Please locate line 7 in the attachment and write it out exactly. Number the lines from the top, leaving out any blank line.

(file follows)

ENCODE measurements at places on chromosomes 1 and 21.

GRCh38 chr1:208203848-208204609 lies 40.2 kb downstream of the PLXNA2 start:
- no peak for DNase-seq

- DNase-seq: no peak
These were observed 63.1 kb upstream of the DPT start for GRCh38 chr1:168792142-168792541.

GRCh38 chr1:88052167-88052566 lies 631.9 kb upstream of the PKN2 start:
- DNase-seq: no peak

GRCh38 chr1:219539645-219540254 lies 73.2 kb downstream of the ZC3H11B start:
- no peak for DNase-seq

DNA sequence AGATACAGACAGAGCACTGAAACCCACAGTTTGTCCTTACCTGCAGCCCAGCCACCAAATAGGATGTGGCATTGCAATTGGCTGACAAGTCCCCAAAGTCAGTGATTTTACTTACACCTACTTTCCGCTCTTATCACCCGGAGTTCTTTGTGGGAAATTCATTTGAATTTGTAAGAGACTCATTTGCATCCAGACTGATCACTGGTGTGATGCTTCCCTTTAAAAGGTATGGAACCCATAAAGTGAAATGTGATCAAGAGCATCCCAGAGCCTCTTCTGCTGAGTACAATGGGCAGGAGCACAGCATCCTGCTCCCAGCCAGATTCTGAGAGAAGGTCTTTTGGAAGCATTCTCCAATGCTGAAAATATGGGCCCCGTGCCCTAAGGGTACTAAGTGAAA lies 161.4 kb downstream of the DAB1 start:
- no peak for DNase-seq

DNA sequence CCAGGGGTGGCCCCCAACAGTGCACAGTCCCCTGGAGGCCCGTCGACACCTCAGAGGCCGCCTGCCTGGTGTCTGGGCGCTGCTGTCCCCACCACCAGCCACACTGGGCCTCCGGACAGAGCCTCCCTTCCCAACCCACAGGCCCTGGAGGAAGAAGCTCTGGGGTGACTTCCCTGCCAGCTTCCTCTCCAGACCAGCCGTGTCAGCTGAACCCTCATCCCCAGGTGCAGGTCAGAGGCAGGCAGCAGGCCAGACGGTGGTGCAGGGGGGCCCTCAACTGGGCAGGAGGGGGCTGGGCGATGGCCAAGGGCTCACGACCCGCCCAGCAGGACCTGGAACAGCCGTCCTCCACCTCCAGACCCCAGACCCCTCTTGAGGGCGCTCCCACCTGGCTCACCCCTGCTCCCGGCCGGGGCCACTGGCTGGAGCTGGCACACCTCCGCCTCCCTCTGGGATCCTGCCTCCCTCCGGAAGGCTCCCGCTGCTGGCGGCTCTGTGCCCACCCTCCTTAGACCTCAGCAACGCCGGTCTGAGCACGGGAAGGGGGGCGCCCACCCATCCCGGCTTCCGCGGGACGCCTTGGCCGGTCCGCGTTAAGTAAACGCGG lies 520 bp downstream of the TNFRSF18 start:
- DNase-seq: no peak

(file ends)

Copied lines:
- DNase-seq: no peak